Police minister rejects survey damning bikie laws
POLICE Minister Jack Dempsey has vowed to maintain the rage against outlaw motorcycle gangs despite a survey showing most people in regional Queensland don't believe the government's anti-bikie laws are needed.
Mr Dempsey accused the Rebels of conducting a major spin campaign during the period of the online APN Australian Regional Media survey to try to align themselves with ordinary, law-abiding groups.
The policeman of 20 years experience said he believed most Queenslanders supported his government's tough stance on criminal gangs and realised that claims they were responsible for less than 1% of crime were nonsense.
Mr Dempsey said the Rebels alone were behind major drug dealing, extortion, and money laundering operations with national and international links.
He said research by the Australian Crime Commission had revealed they operated businesses worth tens to hundreds of millions of dollars.
"These groups are linked to murders, money laundering, armed robberies and violence,'' he said.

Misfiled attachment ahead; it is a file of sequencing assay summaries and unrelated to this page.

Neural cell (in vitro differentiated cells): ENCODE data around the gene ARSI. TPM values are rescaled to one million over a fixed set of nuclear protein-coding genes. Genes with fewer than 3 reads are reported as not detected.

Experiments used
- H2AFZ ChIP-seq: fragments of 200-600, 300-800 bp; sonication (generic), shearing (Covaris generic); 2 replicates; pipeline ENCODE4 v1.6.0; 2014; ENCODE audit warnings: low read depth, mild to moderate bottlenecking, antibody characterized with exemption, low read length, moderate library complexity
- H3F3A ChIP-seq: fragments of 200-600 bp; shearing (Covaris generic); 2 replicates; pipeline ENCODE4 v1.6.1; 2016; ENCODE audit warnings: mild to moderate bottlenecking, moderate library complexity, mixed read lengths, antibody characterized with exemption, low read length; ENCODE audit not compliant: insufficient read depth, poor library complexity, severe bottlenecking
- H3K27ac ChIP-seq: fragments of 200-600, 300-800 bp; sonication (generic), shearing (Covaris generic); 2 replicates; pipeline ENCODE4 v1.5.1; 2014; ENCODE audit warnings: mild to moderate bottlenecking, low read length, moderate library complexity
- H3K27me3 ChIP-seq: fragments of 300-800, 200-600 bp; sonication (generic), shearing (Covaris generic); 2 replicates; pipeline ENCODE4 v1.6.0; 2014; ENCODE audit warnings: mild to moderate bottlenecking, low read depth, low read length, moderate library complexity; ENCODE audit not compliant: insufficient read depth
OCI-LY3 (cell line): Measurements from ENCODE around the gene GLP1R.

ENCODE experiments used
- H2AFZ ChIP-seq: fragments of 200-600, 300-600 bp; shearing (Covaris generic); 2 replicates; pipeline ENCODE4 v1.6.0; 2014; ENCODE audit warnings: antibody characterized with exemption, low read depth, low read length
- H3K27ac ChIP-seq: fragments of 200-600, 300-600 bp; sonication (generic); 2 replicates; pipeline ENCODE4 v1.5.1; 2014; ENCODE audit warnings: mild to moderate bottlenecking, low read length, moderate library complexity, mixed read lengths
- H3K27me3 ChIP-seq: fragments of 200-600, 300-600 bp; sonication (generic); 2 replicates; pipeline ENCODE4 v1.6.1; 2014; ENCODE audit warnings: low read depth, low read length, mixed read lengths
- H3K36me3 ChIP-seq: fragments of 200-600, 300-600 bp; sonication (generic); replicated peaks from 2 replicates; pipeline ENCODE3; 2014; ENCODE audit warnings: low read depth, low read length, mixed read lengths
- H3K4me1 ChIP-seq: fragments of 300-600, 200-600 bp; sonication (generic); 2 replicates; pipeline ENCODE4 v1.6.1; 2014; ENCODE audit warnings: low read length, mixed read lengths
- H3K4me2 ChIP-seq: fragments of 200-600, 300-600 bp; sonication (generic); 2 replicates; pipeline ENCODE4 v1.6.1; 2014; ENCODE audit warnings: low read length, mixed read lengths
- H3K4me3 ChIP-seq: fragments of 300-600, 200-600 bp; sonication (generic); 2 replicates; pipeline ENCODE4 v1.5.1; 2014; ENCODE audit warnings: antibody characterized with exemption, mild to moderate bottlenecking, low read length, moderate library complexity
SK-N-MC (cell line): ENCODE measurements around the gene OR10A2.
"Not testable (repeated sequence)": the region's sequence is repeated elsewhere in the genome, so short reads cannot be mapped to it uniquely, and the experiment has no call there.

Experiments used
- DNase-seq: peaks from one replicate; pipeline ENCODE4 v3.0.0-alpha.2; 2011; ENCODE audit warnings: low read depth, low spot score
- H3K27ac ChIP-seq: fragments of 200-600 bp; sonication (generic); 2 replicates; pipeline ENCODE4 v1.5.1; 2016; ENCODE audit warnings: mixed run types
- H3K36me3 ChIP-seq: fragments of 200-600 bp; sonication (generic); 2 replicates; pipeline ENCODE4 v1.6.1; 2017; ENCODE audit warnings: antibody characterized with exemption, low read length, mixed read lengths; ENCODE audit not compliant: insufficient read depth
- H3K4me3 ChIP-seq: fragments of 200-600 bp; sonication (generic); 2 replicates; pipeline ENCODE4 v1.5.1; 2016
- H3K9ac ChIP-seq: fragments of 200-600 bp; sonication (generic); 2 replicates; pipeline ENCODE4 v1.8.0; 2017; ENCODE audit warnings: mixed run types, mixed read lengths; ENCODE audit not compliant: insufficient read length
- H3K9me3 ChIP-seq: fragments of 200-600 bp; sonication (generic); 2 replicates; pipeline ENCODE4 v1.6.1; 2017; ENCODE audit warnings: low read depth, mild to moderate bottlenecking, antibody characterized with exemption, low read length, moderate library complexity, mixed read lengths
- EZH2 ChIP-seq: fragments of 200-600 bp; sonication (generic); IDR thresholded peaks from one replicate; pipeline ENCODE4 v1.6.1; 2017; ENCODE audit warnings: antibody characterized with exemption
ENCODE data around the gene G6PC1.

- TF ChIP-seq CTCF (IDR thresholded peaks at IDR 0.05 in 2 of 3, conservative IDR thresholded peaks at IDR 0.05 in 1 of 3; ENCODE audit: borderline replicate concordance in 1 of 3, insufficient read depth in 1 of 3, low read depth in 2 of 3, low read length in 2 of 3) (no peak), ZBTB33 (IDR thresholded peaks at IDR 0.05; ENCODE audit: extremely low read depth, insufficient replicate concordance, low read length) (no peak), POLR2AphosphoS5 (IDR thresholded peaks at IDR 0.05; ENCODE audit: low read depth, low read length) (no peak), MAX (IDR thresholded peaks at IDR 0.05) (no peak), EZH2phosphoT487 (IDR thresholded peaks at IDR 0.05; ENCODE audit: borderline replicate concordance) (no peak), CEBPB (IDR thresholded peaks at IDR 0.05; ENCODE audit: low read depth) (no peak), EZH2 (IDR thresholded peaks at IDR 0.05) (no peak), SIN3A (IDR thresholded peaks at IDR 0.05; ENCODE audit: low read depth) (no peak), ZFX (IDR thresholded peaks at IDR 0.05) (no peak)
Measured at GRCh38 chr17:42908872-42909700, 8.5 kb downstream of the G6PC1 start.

"These people are dangerous... They don't belong on our streets.
"The government has a responsibility to the people of Queensland.
"We are not going to sit on our hands.''
Mr Dempsey said that statistically gangs did not dominate crime figures, but people should not be naive about their reach.
"They are multinational drug groups,'' he said.
Mr Dempsey said his counterparts in other states would love to have the laws Queensland had introduced.
He admitted there had been some "collateral damage'' in the early days as ordinary biker groups had been caught up in police operations.
But he said the government was working with these groups to reduce the impact.
Mr Dempsey rejected suggestions that the laws would be used to target other groups, such as unions or those opposing the government.
"That's the spin these criminal gangs have put on things to associate them with good, hard-working Queenslanders,'' he said.
What should happen to the bikie laws if Queenslanders don't want them?
This poll ended on 16 November 2014.
They should be removed entirely
The public should be consulted on what should happen instead
They need to be changed to be more specific
They need to be harsher
This is not a scientific poll. The results reflect only the opinions of those who chose to participate.